Tuesday

25th Sep 2018

Eurozone bank to keep on printing money

  • The ECB will 'implement in full' its €1.1 trillion stimulus plan for the eurozone. (Photo: Valentina Pop)

The European Central Bank (ECB) will “implement in full” its €1.1 trillion stimulus programme, bank chief Mario Draghi has said.

Delivering a lecture on Thursday (14 May) at the International Monetary Fund in Washington, Draghi told the audience that a prolonged period of recession, low economic growth, and political uncertainty in the eurozone had left businesses and households “very hesitant to take on economic risk” and that “quite some time is needed before we can declare success.”

Read and decide

Join EUobserver today

Support quality EU news

Get instant access to all articles — and 18 year's of archives. 30 days free trial.

... or join as a group

“Our monetary policy stimulus will stay in place as long as needed for its objective to be fully achieved on a truly sustained basis,” he noted.

“While we have already seen a substantial effect of our measures on asset prices and economic confidence, what ultimately matters is that we see an equivalent effect on investment, consumption, and inflation," he added.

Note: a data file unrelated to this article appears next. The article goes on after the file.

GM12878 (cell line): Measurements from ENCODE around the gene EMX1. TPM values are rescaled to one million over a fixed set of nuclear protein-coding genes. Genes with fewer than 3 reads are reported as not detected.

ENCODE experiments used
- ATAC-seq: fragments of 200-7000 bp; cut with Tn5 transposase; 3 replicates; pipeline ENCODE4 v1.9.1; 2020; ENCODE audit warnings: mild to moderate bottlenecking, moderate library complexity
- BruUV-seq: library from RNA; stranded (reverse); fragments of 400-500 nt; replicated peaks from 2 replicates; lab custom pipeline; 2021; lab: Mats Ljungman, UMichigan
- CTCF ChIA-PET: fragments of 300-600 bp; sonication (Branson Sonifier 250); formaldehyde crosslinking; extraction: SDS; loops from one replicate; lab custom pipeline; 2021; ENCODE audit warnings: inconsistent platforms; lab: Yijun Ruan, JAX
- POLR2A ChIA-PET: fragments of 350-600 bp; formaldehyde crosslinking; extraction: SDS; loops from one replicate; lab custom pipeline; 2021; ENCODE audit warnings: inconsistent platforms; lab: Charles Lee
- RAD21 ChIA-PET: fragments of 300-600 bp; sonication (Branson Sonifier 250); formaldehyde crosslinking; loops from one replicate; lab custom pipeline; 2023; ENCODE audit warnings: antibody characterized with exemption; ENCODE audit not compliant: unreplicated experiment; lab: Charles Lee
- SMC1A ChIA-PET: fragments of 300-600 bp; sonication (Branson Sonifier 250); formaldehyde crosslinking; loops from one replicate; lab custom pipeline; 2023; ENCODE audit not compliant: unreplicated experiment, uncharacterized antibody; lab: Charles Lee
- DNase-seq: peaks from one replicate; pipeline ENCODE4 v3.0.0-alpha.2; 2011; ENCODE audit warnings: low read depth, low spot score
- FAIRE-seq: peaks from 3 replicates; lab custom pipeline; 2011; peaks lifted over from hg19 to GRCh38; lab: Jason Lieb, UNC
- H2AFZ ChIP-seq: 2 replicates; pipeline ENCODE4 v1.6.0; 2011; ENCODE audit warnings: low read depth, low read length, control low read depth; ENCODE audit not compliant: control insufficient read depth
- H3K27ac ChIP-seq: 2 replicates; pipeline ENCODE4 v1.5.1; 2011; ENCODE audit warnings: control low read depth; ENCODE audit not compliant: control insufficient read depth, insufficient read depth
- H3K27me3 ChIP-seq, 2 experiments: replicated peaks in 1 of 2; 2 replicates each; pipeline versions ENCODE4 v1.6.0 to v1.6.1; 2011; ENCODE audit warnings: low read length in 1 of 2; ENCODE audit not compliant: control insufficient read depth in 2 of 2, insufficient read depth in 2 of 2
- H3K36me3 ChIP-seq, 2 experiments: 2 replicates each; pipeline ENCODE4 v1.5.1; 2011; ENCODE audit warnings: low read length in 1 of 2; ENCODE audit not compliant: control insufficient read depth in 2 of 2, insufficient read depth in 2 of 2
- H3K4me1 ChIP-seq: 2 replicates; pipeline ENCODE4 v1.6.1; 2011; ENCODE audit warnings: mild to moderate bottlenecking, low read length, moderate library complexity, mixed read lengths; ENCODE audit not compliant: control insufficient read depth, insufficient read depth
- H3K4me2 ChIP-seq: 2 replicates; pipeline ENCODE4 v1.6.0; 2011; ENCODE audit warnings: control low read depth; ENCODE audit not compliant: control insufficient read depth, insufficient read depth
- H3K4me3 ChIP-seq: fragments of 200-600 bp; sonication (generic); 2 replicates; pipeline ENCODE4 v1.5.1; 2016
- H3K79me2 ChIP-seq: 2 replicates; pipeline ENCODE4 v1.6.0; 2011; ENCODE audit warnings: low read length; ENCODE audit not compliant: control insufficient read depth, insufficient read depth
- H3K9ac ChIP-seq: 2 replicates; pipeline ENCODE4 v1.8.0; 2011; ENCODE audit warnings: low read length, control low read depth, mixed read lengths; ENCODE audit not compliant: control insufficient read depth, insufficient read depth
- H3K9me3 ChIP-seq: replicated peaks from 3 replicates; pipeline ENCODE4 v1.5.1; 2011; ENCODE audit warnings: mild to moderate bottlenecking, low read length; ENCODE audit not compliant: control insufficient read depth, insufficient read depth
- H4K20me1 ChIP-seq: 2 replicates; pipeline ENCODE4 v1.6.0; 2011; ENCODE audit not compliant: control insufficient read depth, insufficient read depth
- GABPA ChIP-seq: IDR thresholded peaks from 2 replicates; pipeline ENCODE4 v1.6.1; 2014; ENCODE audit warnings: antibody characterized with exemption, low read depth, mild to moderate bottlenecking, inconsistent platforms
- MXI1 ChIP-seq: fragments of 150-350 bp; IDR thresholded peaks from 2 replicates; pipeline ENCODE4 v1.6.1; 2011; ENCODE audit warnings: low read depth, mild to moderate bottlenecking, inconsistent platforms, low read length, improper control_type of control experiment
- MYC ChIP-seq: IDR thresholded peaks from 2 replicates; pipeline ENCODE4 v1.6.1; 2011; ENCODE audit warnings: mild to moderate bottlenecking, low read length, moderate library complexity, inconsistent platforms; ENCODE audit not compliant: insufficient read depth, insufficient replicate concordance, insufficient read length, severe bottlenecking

The Frankfurt-based bank on Thursday (5 March) announced it would purchase €60 billion of bonds per month as part of an unprecedented quantitative easing programme (QE) set to run until September 2016.

The decision to pump a total of €1.14 trillion into the eurozone economy, together with a sharp fall in the price of oil, has fuelled a distinct rise in economic confidence across the eurozone.

The eurozone economy grew by 0.4 percent in the first three months of 2015 on the back of stronger than expected growth in France and Italy, while the European Commission, which has raised its growth forecast for the year to 1.5 percent, described the “brightest spring in several years” for the European economy.

The currency area also edged out of a four-month period of falling prices in April, although prices remain well below the ECB’s 2 percent target.

The bank plans to continue buying around €60 billion worth of bonds per month, including €50 billion under its Public Sector Purchase Programme (PSPP).

However, the policy is not without its critics.

Extremely low interest rates, caused by the flood of new money into the markets, also means that savers and pension funds get tiny returns, a point conceded by Draghi as a potential concern.

“For pensioners, and for those saving ahead of retirement, low interest rates may not be an inducement to bring consumption forward. They may on the contrary become an inducement to save more, to compensate for a slower rate of accumulation of pension assets.”

The IMF, a supporter of the stimulus plan, has also warned that too much cheap money is fuelling more risky behaviour from investors seeking to make higher returns.

Meanwhile, in an interview with German daily Handelsblatt on Thursday, Bundesbank president Jens Weidmann again criticised the extension of the ECB’s emergency lending programme to Greek banks.